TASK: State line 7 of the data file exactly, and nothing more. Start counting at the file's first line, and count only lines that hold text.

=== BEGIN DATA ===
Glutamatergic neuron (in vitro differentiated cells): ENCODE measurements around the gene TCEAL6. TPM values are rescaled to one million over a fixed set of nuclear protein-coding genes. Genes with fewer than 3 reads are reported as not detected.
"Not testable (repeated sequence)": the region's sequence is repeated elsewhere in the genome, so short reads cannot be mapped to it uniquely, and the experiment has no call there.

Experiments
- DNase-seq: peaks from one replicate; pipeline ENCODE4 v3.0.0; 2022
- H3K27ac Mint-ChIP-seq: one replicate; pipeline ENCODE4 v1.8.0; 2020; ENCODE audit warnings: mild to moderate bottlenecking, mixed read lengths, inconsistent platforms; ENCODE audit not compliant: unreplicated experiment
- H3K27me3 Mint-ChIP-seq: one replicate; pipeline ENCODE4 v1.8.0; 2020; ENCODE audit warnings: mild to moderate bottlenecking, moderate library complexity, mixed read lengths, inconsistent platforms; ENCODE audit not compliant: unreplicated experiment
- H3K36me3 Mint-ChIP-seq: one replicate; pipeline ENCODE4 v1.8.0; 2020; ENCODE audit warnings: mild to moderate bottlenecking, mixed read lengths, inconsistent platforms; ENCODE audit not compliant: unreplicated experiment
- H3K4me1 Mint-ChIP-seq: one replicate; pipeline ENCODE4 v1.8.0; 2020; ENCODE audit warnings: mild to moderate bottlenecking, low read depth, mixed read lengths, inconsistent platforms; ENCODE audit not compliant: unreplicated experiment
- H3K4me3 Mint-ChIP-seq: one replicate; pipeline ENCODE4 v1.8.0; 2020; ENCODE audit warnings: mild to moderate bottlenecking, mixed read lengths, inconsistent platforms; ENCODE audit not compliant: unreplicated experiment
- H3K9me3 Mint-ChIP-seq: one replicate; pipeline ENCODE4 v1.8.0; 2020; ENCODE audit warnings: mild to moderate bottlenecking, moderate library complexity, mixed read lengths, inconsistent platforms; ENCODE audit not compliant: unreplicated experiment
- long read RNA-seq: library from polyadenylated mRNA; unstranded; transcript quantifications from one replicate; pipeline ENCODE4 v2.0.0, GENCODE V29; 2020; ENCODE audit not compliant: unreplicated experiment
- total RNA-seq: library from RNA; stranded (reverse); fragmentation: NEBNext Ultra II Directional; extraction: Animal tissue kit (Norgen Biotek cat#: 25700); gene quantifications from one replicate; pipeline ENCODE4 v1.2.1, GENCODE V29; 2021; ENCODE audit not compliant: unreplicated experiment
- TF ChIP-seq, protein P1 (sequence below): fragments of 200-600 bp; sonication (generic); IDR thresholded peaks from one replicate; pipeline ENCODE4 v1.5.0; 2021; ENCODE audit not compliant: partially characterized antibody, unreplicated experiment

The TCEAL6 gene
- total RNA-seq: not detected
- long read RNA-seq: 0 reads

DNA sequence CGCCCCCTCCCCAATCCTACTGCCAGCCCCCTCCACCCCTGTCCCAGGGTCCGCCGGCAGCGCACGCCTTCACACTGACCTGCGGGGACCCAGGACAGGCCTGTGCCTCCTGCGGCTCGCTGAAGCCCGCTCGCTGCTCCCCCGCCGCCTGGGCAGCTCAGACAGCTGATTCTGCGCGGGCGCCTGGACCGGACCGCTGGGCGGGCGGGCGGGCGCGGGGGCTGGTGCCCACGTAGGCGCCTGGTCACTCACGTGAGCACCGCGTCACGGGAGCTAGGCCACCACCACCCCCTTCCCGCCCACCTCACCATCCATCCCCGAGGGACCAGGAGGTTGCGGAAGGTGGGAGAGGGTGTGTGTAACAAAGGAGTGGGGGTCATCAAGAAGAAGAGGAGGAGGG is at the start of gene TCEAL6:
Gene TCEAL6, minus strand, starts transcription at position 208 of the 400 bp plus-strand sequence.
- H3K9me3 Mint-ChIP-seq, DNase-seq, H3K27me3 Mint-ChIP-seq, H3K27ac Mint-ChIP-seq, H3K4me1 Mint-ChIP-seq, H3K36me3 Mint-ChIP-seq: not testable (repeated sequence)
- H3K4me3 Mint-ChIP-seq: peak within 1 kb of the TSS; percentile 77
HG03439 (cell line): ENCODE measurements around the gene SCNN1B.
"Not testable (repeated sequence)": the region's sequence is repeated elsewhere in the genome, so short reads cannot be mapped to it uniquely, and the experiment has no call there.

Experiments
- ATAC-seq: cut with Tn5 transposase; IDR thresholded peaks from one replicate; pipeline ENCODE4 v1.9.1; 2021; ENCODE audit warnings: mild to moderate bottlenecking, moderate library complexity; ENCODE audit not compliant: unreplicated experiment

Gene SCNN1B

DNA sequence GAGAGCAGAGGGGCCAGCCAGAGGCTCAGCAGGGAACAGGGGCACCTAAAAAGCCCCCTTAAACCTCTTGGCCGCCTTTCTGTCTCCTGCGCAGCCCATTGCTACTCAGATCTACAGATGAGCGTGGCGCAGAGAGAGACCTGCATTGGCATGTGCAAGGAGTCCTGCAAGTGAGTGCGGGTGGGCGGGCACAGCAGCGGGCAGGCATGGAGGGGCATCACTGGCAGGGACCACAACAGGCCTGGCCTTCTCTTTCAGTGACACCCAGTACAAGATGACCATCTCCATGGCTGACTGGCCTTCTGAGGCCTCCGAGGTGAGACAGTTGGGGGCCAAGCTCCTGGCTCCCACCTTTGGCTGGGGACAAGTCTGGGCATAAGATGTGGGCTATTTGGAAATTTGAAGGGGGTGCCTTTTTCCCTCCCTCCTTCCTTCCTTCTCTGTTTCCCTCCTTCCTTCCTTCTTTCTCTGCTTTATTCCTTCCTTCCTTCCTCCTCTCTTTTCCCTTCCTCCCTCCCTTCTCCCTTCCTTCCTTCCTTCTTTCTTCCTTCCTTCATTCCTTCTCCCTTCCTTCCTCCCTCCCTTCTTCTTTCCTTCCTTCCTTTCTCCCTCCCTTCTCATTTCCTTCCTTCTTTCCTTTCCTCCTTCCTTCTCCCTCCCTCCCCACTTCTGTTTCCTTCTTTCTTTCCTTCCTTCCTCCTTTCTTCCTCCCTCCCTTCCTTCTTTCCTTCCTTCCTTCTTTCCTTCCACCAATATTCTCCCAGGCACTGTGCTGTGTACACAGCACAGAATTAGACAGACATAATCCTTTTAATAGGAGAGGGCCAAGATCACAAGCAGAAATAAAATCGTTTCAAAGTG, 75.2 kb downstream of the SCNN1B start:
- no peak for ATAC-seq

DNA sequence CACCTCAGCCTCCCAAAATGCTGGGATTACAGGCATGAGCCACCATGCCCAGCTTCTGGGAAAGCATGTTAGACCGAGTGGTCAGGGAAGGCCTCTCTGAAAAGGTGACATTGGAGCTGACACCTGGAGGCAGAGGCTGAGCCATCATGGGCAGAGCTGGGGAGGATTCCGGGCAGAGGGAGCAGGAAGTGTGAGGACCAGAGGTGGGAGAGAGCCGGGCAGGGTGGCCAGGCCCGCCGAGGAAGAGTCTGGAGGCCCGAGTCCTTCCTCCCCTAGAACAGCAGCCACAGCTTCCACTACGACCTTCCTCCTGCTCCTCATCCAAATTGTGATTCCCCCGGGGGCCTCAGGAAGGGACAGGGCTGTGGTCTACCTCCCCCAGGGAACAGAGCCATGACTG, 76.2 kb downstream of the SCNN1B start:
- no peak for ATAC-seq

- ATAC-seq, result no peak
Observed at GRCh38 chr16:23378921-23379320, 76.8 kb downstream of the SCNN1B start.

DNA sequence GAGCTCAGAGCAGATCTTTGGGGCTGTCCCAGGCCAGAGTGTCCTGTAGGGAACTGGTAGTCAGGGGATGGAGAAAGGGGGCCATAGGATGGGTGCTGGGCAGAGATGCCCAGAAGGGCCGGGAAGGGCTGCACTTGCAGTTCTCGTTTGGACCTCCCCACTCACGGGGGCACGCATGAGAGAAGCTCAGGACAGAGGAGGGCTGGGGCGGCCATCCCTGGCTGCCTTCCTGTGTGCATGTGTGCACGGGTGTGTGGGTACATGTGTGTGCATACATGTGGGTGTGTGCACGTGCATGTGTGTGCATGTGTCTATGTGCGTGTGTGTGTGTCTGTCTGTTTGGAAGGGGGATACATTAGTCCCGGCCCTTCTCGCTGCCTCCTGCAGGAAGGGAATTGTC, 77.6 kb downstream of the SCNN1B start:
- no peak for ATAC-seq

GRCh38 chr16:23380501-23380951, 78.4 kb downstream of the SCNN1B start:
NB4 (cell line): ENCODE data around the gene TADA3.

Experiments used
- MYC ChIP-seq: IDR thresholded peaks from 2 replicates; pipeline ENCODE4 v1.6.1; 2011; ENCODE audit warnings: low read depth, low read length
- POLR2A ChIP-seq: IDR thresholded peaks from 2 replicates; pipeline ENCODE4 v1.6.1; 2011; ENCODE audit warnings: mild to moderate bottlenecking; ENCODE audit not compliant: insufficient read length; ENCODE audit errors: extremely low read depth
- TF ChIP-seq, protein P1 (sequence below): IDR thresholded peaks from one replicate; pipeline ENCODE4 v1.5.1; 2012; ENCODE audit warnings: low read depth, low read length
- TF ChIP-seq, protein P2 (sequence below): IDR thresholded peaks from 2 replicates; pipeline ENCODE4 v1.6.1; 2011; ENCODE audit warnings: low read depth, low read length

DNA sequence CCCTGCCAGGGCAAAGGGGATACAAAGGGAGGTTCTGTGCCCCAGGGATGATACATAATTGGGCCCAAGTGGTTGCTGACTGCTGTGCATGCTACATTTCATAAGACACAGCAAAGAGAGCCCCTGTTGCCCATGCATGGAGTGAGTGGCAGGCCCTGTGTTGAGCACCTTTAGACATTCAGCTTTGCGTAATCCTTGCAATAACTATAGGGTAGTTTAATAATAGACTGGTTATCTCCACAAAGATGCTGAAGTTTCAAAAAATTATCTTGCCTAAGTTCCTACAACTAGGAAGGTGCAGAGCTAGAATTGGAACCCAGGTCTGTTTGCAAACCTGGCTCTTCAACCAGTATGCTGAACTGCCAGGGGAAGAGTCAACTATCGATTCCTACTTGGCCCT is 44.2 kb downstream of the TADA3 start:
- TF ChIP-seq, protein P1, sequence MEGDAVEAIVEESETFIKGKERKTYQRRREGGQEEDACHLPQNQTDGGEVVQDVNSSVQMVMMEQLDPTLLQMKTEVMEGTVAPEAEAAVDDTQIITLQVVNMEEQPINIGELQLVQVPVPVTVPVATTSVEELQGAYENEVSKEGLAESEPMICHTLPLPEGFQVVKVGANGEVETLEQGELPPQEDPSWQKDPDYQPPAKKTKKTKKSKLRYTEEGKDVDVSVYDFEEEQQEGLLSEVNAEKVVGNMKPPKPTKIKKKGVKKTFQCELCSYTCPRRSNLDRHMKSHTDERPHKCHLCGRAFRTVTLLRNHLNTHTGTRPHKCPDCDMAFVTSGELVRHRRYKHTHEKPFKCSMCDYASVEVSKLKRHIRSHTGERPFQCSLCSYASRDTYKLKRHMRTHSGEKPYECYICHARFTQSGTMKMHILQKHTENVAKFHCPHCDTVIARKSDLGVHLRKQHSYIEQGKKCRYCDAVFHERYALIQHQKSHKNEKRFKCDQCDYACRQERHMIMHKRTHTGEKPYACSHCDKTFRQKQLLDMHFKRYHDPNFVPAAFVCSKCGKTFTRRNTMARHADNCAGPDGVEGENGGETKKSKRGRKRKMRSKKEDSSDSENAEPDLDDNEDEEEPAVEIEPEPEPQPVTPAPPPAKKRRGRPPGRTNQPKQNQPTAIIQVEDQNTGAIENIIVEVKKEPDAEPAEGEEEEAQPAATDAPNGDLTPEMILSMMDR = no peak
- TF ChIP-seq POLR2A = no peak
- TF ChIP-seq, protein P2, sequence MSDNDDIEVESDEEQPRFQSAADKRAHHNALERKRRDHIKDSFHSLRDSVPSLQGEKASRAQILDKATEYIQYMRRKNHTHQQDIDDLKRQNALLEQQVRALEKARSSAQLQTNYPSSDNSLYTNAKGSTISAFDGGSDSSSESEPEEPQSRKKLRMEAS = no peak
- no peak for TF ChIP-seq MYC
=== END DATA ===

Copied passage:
- H3K36me3 Mint-ChIP-seq: one replicate; pipeline ENCODE4 v1.8.0; 2020; ENCODE audit warnings: mild to moderate bottlenecking, mixed read lengths, inconsistent platforms; ENCODE audit not compliant: unreplicated experiment